$d(z,w) \leq d(z,x) + d(x,w)$ $$$d(x,w) \leq d(x,y) + d(y,w) \label{eq:1-1-12-2}$$$

Adding $$d(z,x)$$ to $$\eqref{eq:1-1-12-2}$$, we get:

$d(z,x) + d(x,w) \leq d(z,x) + d(x,y) + d(y,w)$

Thus, we have:

$d(z,w) \leq d(z,x) + d(x,w) \leq d(z,x) + d(x,y) + d(y,w) \\ \Rightarrow d(z,w) \leq d(z,x) + d(x,y) + d(y,w) \\ \Rightarrow d(z,w) \leq d(x,z) + d(x,y) + d(y,w) \text{(by the Symmetry property of a Distance Metric)}$ $$$d(z,w) - d(x,y) \leq d(z,x) + d(y,w) \label{eq:1-1-12-abs-2}$$$

Summarising $$\eqref{eq:1-1-12-abs-1}$$ and $$\eqref{eq:1-1-12-abs-2}$$, we get:

$d(x,y) - d(z,w) \leq d(x,z) + d(y,w) \\ d(z,w) - d(x,y) \leq d(x,z) + d(y,w) \\ \Rightarrow \mathbf{ |d(x,y) - d(z,w)| \leq d(x,z) + d(y,w) }$ $\blacksquare$

#### 1.1.13. Using the triangle inequality, show that $$|d(x,z) - d(y,z)| \leq d(x,y)$$.

Proof:

We have to show that:

$|d(x,z) - d(y,z)| \leq d(x,y)$

We write the following Triangle Inequality:

$$$d(x,z) \leq d(x,y) + d(y,z) \\ \Rightarrow d(x,z) - d(y,z) \leq d(x,y) \label{eq:1-1-13-abs-1}$$$

The other Triangle Inequality we write is:

$$$d(y,z) \leq d(y,x) + d(x,z) \\ \Rightarrow d(y,z) - d(x,z) \leq d(y,x) \\ \Rightarrow d(y,z) - d(x,z) \leq d(x,y) \text{(by the Symmetry property of a Distance Metric)} \label{eq:1-1-13-abs-2}$$$

Summarising the results of $$\eqref{eq:1-1-13-abs-1}$$ and $$\eqref{eq:1-1-13-abs-2}$$, we get:

$d(x,z) - d(y,z) \leq d(x,y) \\ d(y,z) - d(x,z) \leq d(x,y) \\ \Rightarrow \mathbf{|d(x,z) - d(y,z)| \leq d(x,y)}$ $\blacksquare$

#### 1.1.14. (Axioms of a metric) (M1) to (M4) could be replaced by other axioms (without changing the definition). For instance, show that (M3) and (M4) could be obtained from (M2) and $$d(x,y) \leq d(z,x) + d(z,y)$$.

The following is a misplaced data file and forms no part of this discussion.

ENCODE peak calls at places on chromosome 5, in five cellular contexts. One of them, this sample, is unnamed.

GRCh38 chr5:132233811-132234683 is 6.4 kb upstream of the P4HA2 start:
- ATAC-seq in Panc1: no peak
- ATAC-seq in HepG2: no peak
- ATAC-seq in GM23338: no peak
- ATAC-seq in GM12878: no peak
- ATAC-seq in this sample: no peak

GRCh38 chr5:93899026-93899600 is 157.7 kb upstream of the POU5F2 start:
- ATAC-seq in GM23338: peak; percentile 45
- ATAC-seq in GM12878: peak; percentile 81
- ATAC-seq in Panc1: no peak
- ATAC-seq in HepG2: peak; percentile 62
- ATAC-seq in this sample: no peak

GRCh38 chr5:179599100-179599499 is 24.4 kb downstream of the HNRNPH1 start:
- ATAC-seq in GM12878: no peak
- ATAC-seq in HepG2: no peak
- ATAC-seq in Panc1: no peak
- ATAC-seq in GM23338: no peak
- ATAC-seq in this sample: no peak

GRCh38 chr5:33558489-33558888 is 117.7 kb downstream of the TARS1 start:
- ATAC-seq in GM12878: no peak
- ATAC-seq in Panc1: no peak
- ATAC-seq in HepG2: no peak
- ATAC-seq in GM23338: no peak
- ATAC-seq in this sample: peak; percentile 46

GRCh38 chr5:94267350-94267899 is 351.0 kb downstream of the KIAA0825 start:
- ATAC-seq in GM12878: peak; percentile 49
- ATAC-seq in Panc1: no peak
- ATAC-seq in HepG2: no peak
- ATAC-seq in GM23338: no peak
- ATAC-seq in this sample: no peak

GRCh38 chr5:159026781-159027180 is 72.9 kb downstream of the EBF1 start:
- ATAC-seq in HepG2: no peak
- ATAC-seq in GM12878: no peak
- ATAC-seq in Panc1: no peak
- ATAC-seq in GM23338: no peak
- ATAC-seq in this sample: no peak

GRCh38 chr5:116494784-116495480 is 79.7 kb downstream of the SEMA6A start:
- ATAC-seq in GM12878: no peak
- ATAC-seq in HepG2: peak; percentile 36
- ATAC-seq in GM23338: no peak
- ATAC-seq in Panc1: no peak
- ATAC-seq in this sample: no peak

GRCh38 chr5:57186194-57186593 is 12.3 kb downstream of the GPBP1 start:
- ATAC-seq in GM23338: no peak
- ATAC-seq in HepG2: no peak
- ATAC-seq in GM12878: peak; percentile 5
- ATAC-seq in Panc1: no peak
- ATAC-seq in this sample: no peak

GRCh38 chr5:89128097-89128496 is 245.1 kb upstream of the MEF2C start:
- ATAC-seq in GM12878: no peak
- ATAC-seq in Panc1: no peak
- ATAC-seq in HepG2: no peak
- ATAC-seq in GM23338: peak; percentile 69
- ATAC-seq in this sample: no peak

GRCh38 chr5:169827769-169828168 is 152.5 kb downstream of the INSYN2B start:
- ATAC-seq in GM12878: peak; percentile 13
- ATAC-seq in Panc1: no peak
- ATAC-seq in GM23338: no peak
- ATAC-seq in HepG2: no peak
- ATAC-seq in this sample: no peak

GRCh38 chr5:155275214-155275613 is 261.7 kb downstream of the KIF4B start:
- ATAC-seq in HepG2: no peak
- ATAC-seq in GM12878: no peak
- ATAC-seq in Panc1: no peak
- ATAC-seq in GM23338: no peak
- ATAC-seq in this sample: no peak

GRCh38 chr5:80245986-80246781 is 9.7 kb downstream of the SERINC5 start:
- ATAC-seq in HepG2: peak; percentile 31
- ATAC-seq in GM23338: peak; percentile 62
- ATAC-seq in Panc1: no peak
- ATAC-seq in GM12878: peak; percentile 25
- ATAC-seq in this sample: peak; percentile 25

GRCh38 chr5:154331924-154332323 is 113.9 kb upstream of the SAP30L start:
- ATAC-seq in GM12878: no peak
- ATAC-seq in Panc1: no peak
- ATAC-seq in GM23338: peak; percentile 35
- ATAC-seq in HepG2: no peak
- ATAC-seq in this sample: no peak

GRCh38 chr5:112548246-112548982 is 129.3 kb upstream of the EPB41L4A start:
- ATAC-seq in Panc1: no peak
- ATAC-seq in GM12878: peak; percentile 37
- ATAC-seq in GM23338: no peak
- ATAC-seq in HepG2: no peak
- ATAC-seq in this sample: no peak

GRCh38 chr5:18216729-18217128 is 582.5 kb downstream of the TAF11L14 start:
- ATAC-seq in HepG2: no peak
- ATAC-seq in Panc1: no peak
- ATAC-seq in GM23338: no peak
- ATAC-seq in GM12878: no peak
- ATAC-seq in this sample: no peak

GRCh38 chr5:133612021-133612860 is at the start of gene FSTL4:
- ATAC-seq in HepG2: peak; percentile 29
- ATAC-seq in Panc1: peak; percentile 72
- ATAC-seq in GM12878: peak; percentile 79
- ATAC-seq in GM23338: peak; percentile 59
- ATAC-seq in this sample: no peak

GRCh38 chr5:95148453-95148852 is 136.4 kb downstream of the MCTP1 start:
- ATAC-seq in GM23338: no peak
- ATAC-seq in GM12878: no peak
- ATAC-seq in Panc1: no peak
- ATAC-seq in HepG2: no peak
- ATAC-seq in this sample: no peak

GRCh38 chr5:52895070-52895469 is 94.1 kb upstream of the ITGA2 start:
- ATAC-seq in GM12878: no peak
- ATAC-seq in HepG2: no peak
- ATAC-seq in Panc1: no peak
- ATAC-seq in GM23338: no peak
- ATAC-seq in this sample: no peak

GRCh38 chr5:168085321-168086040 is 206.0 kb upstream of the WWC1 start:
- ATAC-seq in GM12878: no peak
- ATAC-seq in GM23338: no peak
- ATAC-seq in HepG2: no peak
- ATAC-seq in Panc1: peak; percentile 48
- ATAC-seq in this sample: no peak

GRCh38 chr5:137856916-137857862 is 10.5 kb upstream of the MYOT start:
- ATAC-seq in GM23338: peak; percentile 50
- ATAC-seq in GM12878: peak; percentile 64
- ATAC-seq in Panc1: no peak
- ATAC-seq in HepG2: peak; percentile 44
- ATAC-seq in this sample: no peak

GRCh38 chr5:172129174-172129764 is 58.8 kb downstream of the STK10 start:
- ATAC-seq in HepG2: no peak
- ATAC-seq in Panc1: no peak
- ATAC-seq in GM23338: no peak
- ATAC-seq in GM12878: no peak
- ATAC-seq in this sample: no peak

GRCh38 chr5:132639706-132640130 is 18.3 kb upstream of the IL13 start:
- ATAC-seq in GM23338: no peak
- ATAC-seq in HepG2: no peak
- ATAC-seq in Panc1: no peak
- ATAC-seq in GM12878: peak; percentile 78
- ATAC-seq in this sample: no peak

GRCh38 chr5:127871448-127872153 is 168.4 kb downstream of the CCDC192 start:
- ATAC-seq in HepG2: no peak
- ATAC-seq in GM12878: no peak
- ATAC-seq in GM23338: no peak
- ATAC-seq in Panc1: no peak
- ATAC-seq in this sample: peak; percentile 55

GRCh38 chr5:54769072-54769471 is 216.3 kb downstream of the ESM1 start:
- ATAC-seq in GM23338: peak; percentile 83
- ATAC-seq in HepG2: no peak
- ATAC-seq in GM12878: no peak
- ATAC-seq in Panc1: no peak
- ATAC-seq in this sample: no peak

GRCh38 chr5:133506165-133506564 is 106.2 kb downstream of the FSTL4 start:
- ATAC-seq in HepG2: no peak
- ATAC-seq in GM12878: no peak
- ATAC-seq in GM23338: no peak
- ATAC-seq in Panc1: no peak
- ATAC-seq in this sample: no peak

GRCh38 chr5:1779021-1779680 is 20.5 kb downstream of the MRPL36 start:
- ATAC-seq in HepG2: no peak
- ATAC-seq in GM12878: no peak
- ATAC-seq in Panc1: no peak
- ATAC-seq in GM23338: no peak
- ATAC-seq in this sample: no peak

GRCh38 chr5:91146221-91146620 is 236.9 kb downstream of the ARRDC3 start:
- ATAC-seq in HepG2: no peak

For reference, the axioms (M1) to (M4) are as follows:

• (M1) $$0 \leq d(x,y)<\infty, d(x,y)\in \mathbb{R}$$
• (M2) $$d(x,y)=0$$ if and only if $$x=y$$
• (M3) $$d(x,y)=d(y,x)$$
• (M4) $$d(x,z) \leq d(x,y) + d(y,z)$$

Proof for (M3):

The allowed assumptions are:

• (A1) $$d(x,y)=0$$ if and only if $$x=y$$
• (A2) $$d(x,y) \leq d(z,x) + d(z,y)$$

Set $$z=y$$ in (A2), so that we get:

$\require{cancel} $$d(x,y) \leq d(y,x) + \cancel{d(y,y)} \text{ (by (A1))} \\ \Rightarrow d(x,y) \leq d(y,x) \label{eq:1-1-14-abs-1}$$$

From (A2), we get $$d(y,x)$$ as:

$$$d(y,x) \leq d(z,y) + d(z,x) \label{eq:1-1-14-y-x}$$$

Set $$z=x$$ in $$\eqref{eq:1-1-14-y-x}$$ again, so that we get:

$$$d(y,x) \leq d(x,y) + \cancel{d(x,x)} \text{ (by (A1))} \\ \Rightarrow d(y,x) \leq d(x,y) \\ \Rightarrow d(x,y) \geq d(y,x) \label{eq:1-1-14-abs-2}$$$

Summarising the results of $$\eqref{eq:1-1-14-abs-1}$$ and $$\eqref{eq:1-1-14-abs-2}$$, we get:

$d(x,y) \leq d(y,x) \\ d(x,y) \geq d(y,x)$

This implies that:

$$$d(x,y)=d(y,x) \label{eq:1-1-14-symmetry}$$$ $\blacksquare$

Proof for (M4):

(M4) should immediately follow from $$\eqref{eq:1-1-14-symmetry}$$, since:

$d(x,y) \leq d(z,x) + d(z,y) \Rightarrow d(x,y) \leq d(x,z) + d(z,y)$ $\blacksquare$

#### 1.1.15. Show that nonnegativity of a metric follows from (M2)to (M4).

Proof:

We have to prove that: $$d(x,y) \geq 0$$ follows from (M2) and (M4).

• (M2) $$d(x,y)=0$$ if and only if $$x=y$$
• (M3) $$d(x,y)=d(y,x)$$
• (M4) $$d(x,z) \leq d(x,y) + d(y,z)$$

From the Triangle Inequality (M4), we have:

$d(x,y) \leq d(x,z) + d(z,y)$

Set $$x=y$$, then we get:

$d(y,y) \leq d(y,z) + d(z,y) \\ \Rightarrow \underbrace{\cancel{d(y,y)}}_\text{by (M2)} \leq d(y,z) + \underbrace{d(y,z)}_\text{by (M3)} \\ \Rightarrow 2d(y,z) \geq 0 \\ \Rightarrow d(y,z) \geq 0$

This proves (M1).

$\blacksquare$
tags: Mathematics - Proof - Functional Analysis - Pure Mathematics - Kreyszig